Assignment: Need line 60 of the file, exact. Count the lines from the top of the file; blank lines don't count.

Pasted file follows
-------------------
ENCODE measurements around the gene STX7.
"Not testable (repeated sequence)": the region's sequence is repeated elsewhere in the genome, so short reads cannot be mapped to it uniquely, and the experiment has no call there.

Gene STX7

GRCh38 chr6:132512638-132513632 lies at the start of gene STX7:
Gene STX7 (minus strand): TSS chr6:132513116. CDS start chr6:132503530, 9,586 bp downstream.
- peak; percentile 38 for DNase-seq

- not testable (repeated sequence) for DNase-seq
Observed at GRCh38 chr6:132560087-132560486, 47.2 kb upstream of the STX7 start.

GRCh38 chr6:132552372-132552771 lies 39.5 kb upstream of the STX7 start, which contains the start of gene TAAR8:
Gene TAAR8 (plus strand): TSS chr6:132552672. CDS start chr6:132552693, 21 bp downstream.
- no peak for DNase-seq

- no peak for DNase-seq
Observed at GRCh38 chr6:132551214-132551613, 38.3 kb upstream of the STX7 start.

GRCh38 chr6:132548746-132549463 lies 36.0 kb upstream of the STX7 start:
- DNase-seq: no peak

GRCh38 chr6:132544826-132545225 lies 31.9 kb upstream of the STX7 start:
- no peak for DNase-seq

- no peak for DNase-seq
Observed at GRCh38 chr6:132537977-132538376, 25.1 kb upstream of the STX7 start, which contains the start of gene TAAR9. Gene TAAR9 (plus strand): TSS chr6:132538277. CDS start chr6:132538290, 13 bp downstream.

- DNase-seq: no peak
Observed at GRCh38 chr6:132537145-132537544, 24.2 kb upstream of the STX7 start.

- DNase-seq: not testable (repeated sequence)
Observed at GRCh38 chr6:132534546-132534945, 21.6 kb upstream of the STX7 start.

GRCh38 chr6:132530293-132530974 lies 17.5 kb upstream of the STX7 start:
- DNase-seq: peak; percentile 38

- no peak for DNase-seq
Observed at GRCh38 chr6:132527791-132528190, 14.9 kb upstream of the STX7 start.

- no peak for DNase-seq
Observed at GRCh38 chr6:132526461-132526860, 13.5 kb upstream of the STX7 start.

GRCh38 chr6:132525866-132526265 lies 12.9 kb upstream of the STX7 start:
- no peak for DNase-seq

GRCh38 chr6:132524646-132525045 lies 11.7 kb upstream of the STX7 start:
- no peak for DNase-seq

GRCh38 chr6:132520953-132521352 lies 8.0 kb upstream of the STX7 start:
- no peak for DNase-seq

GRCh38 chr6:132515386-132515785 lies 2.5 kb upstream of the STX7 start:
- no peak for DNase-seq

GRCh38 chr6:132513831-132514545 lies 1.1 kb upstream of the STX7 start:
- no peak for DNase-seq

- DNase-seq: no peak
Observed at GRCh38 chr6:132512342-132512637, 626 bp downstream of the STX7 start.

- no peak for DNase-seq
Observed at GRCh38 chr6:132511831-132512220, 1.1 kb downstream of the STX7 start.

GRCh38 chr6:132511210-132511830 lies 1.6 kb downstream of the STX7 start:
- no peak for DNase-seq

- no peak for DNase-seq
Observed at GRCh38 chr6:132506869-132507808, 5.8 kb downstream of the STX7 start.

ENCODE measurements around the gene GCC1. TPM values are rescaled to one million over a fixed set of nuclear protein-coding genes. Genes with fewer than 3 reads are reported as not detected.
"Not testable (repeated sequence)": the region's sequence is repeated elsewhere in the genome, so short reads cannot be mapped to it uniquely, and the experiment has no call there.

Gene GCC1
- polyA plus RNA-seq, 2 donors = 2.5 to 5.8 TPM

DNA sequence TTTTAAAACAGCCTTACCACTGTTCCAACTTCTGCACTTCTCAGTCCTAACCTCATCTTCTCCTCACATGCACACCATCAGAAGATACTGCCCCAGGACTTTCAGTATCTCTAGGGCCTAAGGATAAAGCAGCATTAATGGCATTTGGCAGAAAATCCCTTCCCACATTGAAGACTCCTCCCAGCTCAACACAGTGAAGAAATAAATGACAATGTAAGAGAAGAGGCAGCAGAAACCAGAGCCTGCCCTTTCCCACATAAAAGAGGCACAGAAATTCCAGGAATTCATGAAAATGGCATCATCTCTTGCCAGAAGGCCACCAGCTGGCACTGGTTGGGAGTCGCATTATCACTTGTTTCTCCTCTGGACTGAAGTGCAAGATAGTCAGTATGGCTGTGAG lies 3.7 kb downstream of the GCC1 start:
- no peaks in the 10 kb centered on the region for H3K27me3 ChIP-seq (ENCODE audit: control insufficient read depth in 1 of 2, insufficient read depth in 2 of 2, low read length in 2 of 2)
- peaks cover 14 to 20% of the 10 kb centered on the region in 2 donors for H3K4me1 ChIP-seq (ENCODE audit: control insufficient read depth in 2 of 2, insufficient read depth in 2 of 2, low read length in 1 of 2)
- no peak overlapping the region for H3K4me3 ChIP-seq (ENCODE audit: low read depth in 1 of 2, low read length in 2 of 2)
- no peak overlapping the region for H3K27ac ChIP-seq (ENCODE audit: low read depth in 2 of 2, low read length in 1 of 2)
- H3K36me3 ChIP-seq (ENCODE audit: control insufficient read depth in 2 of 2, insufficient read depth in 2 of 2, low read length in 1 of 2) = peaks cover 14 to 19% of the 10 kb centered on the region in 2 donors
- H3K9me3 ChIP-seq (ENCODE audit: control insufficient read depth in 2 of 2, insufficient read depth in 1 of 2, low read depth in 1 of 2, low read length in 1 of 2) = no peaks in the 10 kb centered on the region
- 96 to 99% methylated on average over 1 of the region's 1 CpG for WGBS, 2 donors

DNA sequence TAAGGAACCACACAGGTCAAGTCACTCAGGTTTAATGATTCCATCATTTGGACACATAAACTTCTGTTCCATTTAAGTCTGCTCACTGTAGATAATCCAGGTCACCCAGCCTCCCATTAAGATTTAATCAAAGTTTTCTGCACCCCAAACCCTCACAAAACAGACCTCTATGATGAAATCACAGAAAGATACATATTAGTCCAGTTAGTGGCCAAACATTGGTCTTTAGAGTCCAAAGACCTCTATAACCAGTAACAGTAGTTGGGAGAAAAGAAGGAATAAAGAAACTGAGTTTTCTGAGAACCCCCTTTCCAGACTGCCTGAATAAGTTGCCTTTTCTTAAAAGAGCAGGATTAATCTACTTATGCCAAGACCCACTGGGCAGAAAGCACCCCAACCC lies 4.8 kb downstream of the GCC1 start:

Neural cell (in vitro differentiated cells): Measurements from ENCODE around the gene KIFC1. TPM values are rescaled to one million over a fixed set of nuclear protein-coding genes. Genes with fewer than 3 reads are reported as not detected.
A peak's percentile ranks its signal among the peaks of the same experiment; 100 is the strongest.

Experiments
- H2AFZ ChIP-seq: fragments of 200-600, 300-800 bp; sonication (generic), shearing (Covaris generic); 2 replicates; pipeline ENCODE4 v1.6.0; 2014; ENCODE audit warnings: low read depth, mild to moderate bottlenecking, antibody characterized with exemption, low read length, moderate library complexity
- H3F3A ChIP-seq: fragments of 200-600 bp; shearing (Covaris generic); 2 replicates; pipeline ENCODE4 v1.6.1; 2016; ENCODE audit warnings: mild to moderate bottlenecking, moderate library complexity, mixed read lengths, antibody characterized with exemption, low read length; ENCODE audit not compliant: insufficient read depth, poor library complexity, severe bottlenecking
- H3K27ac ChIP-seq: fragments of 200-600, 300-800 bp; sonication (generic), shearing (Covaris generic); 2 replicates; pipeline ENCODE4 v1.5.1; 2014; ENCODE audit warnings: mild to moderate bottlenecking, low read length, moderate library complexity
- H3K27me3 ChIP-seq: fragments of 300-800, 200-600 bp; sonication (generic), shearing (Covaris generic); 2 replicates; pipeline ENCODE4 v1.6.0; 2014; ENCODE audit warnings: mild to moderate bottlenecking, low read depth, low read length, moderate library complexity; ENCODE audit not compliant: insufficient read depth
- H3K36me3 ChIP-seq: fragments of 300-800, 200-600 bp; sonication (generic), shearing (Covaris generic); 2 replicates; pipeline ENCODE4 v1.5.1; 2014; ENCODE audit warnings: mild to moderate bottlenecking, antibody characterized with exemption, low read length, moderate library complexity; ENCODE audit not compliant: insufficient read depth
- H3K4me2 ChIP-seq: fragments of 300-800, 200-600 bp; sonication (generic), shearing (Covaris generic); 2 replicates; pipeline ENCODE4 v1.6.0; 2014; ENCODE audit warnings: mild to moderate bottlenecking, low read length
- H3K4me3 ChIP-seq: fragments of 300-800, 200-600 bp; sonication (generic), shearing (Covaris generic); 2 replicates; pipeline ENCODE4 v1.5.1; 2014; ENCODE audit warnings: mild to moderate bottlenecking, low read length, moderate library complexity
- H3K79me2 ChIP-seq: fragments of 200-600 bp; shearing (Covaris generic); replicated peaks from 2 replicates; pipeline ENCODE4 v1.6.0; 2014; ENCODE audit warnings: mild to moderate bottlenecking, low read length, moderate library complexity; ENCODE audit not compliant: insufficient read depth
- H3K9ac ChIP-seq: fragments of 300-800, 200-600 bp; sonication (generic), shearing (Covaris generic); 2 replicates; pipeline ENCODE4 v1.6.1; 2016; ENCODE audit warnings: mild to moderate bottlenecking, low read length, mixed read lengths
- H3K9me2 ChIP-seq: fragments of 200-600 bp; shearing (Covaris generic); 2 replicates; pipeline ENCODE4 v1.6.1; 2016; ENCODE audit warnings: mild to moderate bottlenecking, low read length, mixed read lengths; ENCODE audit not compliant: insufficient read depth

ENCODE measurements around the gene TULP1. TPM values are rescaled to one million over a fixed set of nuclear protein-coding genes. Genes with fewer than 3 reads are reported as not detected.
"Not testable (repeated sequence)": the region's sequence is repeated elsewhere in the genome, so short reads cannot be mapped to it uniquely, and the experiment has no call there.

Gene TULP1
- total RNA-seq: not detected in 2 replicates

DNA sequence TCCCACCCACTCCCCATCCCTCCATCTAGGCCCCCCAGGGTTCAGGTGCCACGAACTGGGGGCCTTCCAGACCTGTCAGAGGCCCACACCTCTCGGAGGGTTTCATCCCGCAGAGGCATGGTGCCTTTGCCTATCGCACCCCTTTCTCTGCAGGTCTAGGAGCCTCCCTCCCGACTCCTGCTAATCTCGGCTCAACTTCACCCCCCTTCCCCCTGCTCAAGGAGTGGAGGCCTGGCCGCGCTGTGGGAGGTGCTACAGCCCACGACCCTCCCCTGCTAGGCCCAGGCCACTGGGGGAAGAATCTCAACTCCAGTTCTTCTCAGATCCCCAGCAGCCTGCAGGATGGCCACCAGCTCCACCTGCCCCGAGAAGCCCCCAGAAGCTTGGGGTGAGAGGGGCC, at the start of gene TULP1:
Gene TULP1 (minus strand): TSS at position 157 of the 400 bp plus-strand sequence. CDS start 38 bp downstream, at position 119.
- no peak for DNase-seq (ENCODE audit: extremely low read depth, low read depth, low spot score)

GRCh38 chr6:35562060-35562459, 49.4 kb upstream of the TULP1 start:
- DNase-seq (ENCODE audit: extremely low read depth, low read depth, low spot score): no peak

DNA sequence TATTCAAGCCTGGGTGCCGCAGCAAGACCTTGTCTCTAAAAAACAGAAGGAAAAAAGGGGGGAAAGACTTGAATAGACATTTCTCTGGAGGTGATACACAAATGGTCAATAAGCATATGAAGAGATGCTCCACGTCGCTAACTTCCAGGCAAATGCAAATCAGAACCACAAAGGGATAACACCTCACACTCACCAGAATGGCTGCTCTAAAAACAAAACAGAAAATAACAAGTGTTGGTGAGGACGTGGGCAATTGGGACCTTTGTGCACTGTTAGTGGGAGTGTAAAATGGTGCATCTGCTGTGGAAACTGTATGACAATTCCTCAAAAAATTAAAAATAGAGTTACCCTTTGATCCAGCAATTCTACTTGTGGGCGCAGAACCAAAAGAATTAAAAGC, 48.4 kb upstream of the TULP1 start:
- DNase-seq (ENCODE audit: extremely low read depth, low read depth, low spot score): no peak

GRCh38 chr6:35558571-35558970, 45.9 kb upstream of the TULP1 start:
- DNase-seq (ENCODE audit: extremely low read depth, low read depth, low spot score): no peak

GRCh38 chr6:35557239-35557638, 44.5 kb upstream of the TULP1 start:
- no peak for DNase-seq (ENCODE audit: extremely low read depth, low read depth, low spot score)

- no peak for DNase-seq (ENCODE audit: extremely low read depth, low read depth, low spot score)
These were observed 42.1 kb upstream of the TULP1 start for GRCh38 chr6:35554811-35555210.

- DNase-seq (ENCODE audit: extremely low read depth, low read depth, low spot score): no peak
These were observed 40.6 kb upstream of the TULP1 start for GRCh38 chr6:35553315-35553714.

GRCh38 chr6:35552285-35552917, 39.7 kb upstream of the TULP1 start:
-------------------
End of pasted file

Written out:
DNA sequence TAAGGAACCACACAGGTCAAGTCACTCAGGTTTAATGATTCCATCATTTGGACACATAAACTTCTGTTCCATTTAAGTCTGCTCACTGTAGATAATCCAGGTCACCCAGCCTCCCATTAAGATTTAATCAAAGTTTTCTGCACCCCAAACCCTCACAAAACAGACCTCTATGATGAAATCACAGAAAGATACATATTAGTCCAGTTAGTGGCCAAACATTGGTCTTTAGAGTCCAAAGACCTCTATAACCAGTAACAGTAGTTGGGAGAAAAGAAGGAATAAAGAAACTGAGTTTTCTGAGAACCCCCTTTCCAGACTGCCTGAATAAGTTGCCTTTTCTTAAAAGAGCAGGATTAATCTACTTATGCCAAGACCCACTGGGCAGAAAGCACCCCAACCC lies 4.8 kb downstream of the GCC1 start: